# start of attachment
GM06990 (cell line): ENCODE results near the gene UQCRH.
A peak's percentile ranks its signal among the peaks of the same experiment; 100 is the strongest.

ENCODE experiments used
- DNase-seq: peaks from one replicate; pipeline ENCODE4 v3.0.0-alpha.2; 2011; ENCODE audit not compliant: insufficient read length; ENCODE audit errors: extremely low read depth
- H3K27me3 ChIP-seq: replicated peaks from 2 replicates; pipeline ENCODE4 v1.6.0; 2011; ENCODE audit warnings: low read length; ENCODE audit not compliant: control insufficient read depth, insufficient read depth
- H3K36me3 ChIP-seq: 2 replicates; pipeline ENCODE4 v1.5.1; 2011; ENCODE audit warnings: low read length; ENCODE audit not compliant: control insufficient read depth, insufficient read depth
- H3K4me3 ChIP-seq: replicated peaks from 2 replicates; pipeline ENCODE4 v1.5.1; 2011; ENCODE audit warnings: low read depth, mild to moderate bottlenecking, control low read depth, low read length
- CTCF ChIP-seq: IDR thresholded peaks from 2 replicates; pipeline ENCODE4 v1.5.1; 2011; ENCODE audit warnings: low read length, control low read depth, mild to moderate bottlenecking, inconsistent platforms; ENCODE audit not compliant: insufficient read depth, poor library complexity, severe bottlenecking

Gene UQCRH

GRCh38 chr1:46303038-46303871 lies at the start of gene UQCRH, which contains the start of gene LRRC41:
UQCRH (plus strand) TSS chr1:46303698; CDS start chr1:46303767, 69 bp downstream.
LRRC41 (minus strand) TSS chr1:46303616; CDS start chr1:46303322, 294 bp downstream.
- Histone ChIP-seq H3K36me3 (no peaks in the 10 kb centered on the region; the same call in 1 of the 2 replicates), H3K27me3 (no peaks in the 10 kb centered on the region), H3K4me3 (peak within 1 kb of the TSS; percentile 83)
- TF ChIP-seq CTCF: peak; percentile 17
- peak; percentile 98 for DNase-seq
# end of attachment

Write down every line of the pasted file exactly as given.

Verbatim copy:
GM06990 (cell line): ENCODE results near the gene UQCRH.
A peak's percentile ranks its signal among the peaks of the same experiment; 100 is the strongest.

ENCODE experiments used
- DNase-seq: peaks from one replicate; pipeline ENCODE4 v3.0.0-alpha.2; 2011; ENCODE audit not compliant: insufficient read length; ENCODE audit errors: extremely low read depth
- H3K27me3 ChIP-seq: replicated peaks from 2 replicates; pipeline ENCODE4 v1.6.0; 2011; ENCODE audit warnings: low read length; ENCODE audit not compliant: control insufficient read depth, insufficient read depth
- H3K36me3 ChIP-seq: 2 replicates; pipeline ENCODE4 v1.5.1; 2011; ENCODE audit warnings: low read length; ENCODE audit not compliant: control insufficient read depth, insufficient read depth
- H3K4me3 ChIP-seq: replicated peaks from 2 replicates; pipeline ENCODE4 v1.5.1; 2011; ENCODE audit warnings: low read depth, mild to moderate bottlenecking, control low read depth, low read length
- CTCF ChIP-seq: IDR thresholded peaks from 2 replicates; pipeline ENCODE4 v1.5.1; 2011; ENCODE audit warnings: low read length, control low read depth, mild to moderate bottlenecking, inconsistent platforms; ENCODE audit not compliant: insufficient read depth, poor library complexity, severe bottlenecking

Gene UQCRH

GRCh38 chr1:46303038-46303871 lies at the start of gene UQCRH, which contains the start of gene LRRC41:
UQCRH (plus strand) TSS chr1:46303698; CDS start chr1:46303767, 69 bp downstream.
LRRC41 (minus strand) TSS chr1:46303616; CDS start chr1:46303322, 294 bp downstream.
- Histone ChIP-seq H3K36me3 (no peaks in the 10 kb centered on the region; the same call in 1 of the 2 replicates), H3K27me3 (no peaks in the 10 kb centered on the region), H3K4me3 (peak within 1 kb of the TSS; percentile 83)
- TF ChIP-seq CTCF: peak; percentile 17
- peak; percentile 98 for DNase-seq